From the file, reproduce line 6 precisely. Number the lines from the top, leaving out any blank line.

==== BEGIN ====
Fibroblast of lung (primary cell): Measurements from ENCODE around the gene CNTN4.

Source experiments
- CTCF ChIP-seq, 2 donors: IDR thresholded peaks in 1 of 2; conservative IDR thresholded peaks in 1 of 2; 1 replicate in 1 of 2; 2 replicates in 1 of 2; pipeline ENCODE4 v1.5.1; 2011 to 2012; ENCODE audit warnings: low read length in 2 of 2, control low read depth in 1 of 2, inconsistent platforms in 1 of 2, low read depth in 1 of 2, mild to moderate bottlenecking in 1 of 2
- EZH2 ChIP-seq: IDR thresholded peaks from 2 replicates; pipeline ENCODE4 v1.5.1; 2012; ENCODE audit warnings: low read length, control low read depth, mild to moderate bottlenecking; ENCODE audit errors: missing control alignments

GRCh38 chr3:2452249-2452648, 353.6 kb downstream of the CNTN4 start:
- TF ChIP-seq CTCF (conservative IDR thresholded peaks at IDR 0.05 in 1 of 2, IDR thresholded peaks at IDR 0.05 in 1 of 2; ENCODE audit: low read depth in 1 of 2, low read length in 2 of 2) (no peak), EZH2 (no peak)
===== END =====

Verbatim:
- TF ChIP-seq CTCF (conservative IDR thresholded peaks at IDR 0.05 in 1 of 2, IDR thresholded peaks at IDR 0.05 in 1 of 2; ENCODE audit: low read depth in 1 of 2, low read length in 2 of 2) (no peak), EZH2 (no peak)